Beginning this week, the U.S. Department of State, in partnership with Global Ties U.S., will sponsor Diplomacy Begins Here Regional Summits, bringing together leaders in business, government, and the nonprofit world to further citizen diplomacy and forge new connections in local communities. The summits will take place across the United States, engaging Americans from diverse backgrounds on the innovations and impacts that stem from international relationships.
Attorney Tom Jennings said he was just looking to brush up on his Russian when he got involved in Citizen Diplomacy’s cultural exchange program in 1998. The Jennings have opened their home to more than three dozen visitors “and deal with many others,” said Tom.“The stories could go on forever, but the central theme is it’s an opportunity available to people in our area. Citizen Diplomacy is peacemaking at the retail level, one handshake at a time,” he said.
Since the beginning of the year, Japan’s official relations with the Korean Peninsula have gone from bad to worse.With South Korea, the past continues to plague the bilateral relationship.[...] Only last month did Tokyo return the Japanese ambassador to Seoul after he was withdrawn in January to protest a comfort women statue in Busan. [...] Yet one option to repair relations with South Korea, and perhaps even make some headway with North Korea, seems obvious if you are in Kansai: Use Japan’s Korean community as an unofficial diplomatic channel of communication.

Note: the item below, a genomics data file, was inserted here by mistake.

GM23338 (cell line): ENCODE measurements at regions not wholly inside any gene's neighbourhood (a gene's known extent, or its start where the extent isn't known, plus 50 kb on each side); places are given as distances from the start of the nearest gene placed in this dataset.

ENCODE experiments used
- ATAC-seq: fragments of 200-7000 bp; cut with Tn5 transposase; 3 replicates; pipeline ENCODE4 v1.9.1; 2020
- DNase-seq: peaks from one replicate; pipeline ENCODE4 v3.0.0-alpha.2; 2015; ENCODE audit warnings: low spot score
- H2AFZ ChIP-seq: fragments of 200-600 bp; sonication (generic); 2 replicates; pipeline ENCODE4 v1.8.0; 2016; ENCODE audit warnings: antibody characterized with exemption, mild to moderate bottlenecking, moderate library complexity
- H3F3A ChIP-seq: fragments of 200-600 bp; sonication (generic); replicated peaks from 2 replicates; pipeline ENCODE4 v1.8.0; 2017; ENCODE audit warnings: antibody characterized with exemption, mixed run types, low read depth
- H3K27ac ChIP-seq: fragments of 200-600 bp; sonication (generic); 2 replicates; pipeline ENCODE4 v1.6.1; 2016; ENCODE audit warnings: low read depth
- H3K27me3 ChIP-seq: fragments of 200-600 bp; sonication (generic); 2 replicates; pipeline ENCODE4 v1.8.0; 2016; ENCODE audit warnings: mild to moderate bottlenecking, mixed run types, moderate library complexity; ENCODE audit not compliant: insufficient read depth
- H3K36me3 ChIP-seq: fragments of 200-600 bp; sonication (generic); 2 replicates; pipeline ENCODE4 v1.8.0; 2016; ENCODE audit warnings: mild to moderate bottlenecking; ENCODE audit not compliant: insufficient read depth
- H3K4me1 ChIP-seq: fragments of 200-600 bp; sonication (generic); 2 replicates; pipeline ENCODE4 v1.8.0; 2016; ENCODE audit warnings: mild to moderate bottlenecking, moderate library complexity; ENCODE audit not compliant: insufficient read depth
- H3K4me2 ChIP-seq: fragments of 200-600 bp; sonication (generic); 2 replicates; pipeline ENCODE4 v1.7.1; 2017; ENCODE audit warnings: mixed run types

In advance of Mother’s Day later this week, it is a good time to reflect and recognize not only the contribution mothers make in our own lives and those of others around the world but their collective power globally. We should also call out and celebrate their unique strengths, skillsets, and experience sets. Skills and strengths that are not often championed or called out, but which could be powerful soft power assets in our broader public diplomacy strategies.